Yesterday's elections are a positive step towards a stable and democratic Iraq, which has been the long-standing goal of all of us who supported the war. Of course one poll does not deliver democracy; indeed, sometimes in history it has delivered the opposite. Yesterday's vote, however, was good for Iraq, the middle east and freedom. For that we must all be thankful. Our hope must now be that it will set the path for wider peace and harmony throughout that troubled region.

Mr. Straw: I am grateful to the right hon. and learned Gentleman for his remarks. He asks me essentially to speculate about the causes of the crash yesterday. With respect, I would rather not do so. A board of inquiry has been established, and it is appropriate that it should deal with the causes.

The right hon. and learned Gentleman makes a very good point about turnout. We do not know what the turnout will be, but if it is at or above 60 per cent., then on the basis on which Members are in this House it must be a highly legitimate election.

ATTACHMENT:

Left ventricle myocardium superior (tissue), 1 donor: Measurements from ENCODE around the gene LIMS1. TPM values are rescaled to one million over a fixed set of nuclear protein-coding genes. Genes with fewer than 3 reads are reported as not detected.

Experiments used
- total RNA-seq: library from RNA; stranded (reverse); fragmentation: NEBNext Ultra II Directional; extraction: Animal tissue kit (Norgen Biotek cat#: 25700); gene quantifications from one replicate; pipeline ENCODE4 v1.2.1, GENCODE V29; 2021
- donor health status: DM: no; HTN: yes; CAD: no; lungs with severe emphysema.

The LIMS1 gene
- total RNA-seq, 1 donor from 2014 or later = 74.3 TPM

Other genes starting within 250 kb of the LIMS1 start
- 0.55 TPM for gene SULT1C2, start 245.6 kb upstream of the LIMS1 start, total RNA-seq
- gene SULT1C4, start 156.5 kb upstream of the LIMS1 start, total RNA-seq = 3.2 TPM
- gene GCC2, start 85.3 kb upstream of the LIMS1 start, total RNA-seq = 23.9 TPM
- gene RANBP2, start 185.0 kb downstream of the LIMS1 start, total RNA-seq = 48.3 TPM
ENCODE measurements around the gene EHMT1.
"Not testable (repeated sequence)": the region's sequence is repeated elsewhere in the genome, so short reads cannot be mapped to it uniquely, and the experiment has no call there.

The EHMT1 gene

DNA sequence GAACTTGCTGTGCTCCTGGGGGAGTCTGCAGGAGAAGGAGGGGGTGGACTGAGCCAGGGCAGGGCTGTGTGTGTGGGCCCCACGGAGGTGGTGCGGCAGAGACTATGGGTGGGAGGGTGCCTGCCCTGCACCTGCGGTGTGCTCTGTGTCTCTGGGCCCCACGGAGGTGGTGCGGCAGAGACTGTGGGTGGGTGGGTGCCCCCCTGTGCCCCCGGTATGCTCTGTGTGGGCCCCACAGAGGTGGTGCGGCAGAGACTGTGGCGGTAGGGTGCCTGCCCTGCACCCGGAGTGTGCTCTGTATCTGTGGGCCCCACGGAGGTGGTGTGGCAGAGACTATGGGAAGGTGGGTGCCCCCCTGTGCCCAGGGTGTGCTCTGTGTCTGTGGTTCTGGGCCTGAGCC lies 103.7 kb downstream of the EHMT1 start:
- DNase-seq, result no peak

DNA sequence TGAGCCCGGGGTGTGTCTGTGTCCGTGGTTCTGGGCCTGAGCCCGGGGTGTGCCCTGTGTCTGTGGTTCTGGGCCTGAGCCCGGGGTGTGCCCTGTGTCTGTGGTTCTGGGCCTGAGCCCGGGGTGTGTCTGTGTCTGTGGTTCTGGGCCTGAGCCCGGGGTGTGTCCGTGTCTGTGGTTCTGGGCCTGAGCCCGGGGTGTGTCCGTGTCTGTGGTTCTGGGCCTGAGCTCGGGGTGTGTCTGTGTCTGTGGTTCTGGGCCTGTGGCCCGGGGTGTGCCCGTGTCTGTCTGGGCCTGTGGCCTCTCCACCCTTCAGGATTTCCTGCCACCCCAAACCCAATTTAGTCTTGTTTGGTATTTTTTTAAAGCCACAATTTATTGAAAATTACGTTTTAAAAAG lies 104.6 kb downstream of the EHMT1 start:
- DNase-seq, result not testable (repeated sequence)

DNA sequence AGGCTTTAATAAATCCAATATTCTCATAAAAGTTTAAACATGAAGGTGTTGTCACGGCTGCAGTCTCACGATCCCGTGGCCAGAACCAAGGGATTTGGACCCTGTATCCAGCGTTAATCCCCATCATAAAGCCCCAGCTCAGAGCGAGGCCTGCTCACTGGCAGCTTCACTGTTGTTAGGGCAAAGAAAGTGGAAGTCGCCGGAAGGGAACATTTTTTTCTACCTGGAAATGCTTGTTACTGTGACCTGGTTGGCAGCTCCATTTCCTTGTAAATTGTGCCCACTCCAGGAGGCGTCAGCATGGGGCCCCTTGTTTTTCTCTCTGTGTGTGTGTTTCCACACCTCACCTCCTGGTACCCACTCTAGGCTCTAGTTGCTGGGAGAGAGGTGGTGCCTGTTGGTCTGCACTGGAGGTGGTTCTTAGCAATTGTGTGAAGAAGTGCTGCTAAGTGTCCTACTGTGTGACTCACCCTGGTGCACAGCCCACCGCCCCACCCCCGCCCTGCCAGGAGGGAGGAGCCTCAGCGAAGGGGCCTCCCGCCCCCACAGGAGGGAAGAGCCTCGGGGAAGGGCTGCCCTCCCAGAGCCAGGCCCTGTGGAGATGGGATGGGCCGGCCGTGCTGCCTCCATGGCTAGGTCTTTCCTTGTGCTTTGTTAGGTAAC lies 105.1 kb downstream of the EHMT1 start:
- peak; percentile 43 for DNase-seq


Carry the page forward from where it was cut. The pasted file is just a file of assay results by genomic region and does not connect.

The right hon. and learned Gentleman asks about the number of foreign nationals who may have been held by Iraqi security forces. I am afraid that I have no further information about them.

The right hon. and learned Gentleman raises an important point about how inclusive the process of forming the Transitional Government will be. It will be very inclusive and, as I pointed out, Ayatollah Sistani, who represents a substantial part of the Shi'a majority, has made that clear. There are protections for both the Sunni and the Kurdish minorities, as I have spelled out, but it is also worth bearing it in mind that even if, as a result of a lower Sunni turnout, the Sunnis have fewer members in the Transitional National Assembly than their population would suggest, it would be open to the government's appointing panel to appoint Sunnis to the government, because it is not a requirement that members of the Iraqi Government be members of the TNA.